So, yes, Reagan compromised and he raised taxes. Because he was more concerned about actually governing than proving some ideological point.

FILED UNDER: Congress, Deficit and Debt, Taxes, US Politics, , , , ,
Doug Mataconis
About Doug Mataconis
Doug Mataconis held a B.A. in Political Science from Rutgers University and J.D. from George Mason University School of Law. He joined the staff of OTB in May 2010 and contributed a staggering 16,483 posts before his retirement in January 2020. He passed far too young in July 2021.


  1. John Peabody says:

    An inconvenient truth. Someone should make a film.

  2. It’s stuff like this that makes it impossible to take Cantor seriously. Indeed, it gets to the core of the GOP’s problem at the moment, which was what you noted: more interest in ideology than in governance.

    I also find it creepy when civilians refer to the president as “my Commander-in-Chief” (but that is just a side note).

  3. @Steven L. Taylor:

    I also find it creepy when civilians refer to the president as “my Commander-in-Chief” (but that is just a side note).

    I’m with you on that. The President is Commander in Chief of the military. Since I’m not in the military, and neither is Eric Cantor, he is not my Commander in Chief, he’s my President.

  4. James in LA says:

    Belief is all that is required. Is sustains the modern GOP. Clearly Stahl was talking about some other Reagan, his son perhaps, those girls and their maps…

  5. Hey Norm says:

    Thanks for this link…I wanted to watch but was more interested in football at the time.
    I really cannot get past the fact that so much of what Republicans believe…and what they base their ideology on…is just flat out wrong.
    The beauty of the Conservative Movement for me is/was that you recognize and accept the world as it is and then work within the system to make changes and achieve your goals. This is diametrically opposed to the Republican party we see today. They make up their own facts…and will gladly burn down the system in order to achieve their ends. Given the American Revolution and the French Revolution a Conservative chooses the American…today’s Republican, with no sense of irony, would choose the French.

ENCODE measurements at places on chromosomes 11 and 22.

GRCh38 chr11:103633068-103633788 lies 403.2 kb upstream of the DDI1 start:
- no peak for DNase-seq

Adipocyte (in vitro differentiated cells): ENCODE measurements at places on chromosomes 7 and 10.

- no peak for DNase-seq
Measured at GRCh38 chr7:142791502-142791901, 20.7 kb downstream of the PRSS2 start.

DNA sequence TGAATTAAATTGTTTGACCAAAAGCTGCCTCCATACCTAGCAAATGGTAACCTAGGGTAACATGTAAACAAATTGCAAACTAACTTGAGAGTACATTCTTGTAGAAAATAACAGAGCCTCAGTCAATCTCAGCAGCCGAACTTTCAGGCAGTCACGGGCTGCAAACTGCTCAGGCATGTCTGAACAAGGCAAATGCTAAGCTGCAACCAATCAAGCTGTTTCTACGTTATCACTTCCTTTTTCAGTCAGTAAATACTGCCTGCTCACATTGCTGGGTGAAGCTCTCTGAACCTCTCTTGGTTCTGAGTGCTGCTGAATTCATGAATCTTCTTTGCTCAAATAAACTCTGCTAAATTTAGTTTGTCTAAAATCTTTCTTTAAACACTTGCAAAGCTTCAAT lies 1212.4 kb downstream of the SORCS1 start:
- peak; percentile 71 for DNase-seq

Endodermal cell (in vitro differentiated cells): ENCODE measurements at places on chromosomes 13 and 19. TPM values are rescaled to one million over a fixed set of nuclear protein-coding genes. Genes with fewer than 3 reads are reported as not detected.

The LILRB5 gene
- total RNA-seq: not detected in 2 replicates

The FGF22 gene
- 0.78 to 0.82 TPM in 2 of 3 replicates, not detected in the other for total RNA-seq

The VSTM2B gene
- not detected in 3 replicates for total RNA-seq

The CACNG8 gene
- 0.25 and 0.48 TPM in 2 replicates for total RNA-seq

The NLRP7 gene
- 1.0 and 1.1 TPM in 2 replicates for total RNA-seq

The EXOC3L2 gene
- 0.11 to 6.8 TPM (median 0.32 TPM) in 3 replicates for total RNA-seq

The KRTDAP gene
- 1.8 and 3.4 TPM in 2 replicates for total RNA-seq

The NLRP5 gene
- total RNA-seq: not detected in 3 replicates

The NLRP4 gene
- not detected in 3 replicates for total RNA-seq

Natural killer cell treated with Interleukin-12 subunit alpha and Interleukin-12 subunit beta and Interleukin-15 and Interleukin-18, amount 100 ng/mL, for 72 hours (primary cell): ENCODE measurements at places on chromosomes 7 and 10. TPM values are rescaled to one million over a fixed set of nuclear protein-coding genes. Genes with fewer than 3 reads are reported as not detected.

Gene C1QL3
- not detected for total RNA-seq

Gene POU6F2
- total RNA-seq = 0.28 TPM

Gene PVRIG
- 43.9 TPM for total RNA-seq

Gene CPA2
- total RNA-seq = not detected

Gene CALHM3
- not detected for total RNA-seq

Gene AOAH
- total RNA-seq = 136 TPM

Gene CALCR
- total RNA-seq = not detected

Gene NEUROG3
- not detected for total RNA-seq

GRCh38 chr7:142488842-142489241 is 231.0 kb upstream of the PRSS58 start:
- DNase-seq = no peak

6. @James in LA: They’re talking about the mythical Ronald Reagan that they’ve created in an effort to justify their own ends. If, at some point, they find that they can no longer deny that Mr. Reagan actually did what history proves he did, look to see a de-Reaganization of the party while they lay the groundwork for the next True Leader.

  7. mattb says:

    Cue some “conservative” commentater who will remind us on how (a) Regan was duped into raising taxes and immigration reform by duplicitous dems and (b) if he had known how both would ruin the country he would have told Tip O’Neill to ‘eff himself.

  8. ponce says:

    Eric Cantor is the new Joe McCarthy.

  9. Ryon Lancaster says:

    @Hey Norm:

    I really like the analogy. Nice one!

  10. Hey Norm says:

    @ Ryon…
    The analogy actually comes from Burke…one of the founders of the Conservative movement.

  11. Gold Star for Robot Boy says:

    Moments like these are when I regard the modern GOP as both unserious and dangerous.